Public Cloud for Private Data: When it Does Not Work and How to Fix it
Public cloud storage spending is accelerating in the U.S.
and Asia, but European businesses still hesitate moving their data in the
global providers’ clouds because of data protection regulations.
Software-defined storage technology can help European IT companies put their
customers’ data into smaller local clouds while delivering the cost efficiency
and reliability available only to global players.
Gartner estimates that the public cloud services market will grow above $130 billion by 2017. That is huge growth, and everyone knows it. But when it comes to such numbers it’s not the bulk amount or growth rate that really deserves attention. Instead, let’s take a look at the underlying patterns. Gartner provides some insightful and intriguing numbers for the curious. We’ll pick up what make sense for the data storage and data protection industry.
Gartner points out a huge difference between spending in North America and Europe (59 percent vs. 24 percent) – with market dynamics varying substantially across regions. And according to another analysis, Europe will drag at 0.8 percent growth rate while the U.S. will flourish with above 7 percent YOY growth in IT spend in 2013.
Since cloud is one of the major drivers of growth, does it mean that Europe is failing to jump on the cloud bandwagon in order to revitalize its IT market? It could be so.
Those who are familiar with the complexities of European data protection legislation know that little has been done so far to prevent it from slowing down adoption of cloud technologies, in particular in the area of private data storage that has to be controllable, deletable, auditable and subject to versatile local requirements in many of EU’s member countries. Though European Commission has some work in progress to remove obstacles, it’s clearly in the hands of the IT community to lead the way to a faster resolution. But public cloud is an economy of scale and you need to be at least a U.S.-sized business to compete with the likes of Google and Amazon on scalability and pricing. Clearly, Europeans need not only a quick fix, but a strategic secret weapon. What can it be? Look for a big game changer.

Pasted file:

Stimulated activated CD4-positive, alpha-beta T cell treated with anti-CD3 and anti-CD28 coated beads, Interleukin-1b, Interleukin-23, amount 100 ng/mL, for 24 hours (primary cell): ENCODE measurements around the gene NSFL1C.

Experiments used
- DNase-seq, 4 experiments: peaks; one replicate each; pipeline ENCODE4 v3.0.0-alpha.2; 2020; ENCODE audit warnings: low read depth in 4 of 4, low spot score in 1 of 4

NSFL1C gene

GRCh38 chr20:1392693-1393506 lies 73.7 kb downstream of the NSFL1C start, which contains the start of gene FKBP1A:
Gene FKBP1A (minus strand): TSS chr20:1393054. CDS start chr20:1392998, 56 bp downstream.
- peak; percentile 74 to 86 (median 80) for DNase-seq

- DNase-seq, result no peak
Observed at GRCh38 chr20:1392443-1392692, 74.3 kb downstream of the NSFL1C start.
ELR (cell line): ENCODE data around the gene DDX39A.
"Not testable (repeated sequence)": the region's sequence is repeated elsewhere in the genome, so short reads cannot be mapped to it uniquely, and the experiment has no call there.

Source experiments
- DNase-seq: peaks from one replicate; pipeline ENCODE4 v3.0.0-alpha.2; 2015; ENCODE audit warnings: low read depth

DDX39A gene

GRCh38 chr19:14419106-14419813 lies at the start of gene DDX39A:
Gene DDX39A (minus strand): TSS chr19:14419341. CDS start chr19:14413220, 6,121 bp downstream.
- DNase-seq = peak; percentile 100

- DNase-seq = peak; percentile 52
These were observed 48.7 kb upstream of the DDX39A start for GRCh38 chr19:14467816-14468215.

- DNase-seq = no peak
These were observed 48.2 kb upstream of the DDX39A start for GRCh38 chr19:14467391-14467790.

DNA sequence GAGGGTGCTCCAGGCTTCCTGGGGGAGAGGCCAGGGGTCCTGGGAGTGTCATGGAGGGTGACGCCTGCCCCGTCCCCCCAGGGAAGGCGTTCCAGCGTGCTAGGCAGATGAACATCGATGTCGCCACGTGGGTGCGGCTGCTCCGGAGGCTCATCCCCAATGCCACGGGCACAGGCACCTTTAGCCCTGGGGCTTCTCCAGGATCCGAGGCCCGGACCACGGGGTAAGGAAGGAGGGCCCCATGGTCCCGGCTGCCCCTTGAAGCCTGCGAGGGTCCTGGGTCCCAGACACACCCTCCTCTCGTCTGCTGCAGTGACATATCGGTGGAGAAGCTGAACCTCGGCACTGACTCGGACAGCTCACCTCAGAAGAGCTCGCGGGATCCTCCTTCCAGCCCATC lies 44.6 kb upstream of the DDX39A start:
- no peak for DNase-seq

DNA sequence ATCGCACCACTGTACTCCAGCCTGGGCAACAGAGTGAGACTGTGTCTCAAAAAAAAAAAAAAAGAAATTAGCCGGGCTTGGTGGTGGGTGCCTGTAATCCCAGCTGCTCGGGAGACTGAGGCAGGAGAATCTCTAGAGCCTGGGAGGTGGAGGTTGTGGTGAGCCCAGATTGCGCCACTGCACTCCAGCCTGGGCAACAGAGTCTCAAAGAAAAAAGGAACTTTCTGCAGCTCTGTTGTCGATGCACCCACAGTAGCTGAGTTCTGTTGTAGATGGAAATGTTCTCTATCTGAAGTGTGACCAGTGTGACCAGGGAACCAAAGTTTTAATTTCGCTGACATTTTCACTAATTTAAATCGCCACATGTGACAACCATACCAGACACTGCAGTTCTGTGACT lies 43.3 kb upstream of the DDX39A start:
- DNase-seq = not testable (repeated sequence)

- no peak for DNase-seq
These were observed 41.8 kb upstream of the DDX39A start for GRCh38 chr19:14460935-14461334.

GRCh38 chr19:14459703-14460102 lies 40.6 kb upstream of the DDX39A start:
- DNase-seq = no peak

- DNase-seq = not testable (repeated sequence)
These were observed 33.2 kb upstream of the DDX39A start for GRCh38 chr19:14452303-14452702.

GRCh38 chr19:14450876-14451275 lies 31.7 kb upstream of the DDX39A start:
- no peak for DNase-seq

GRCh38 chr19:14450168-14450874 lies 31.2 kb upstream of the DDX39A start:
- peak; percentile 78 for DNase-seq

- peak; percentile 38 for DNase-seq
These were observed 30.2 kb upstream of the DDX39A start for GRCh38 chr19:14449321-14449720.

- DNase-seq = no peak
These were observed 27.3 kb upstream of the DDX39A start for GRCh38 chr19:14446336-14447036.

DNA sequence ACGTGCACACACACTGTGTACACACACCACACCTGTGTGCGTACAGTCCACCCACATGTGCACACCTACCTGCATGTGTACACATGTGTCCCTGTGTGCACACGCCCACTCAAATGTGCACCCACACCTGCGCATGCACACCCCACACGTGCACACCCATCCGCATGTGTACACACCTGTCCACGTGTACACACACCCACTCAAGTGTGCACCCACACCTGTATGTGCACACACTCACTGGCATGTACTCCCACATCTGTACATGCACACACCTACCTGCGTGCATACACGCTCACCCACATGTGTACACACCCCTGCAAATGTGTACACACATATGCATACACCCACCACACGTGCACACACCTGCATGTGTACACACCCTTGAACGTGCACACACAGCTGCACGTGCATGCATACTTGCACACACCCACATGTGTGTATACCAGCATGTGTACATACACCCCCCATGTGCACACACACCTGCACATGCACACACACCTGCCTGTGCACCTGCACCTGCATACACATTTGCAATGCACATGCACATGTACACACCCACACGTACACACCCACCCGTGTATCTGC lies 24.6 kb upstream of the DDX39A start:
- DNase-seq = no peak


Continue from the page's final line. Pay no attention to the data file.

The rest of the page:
When deployed in the datacenter, cloud storage cost of servers, cooling and power can attribute to 80 percent of the overall expenses. A storage solution that reduces server cost and energy consumption, while at the same time provides smooth scalability from terabytes to petabytes would make a difference. Such a disruptive innovation made its appearance in the market not long ago in the form of software-defined storage – a software implementation of the new generation of scale-out storage architecture. It runs on even the most inexpensive commodity hardware due to built-in features that provide better-than-RAID reliability and high availability on the petabyte scale. Scaling down is also provided by use of commodity hardware. So if the recession continues, you can at least repurpose the servers, saving your initial investment (which will not be high anyway, since you can start with just a few servers).
Equipped with this approach, one can build a cost-efficient cloud storage business within the boundaries of a country as small as Monaco. And scale it to cover all of Europe, when hopefully, legislation barriers are removed entirely - but in that case you would be better off operating cloud storage from Finland so that you could also save on cooling . In any case, the reality is: software-defined storage technology now eliminates the cost barrier of entry and allows you to stay in compliance with regulations.
A call for European cloud service providers: Consider the astonishing 47.3 percent growth in 2013 alone for public cloud IaaS including cloud storage. With software-defined storage for cloud you can leverage the momentum and build small, inexpensive local datacenters in compliance with today’s legal requirements, yet take tremendous advantage of scale, available only to amazons of the world.
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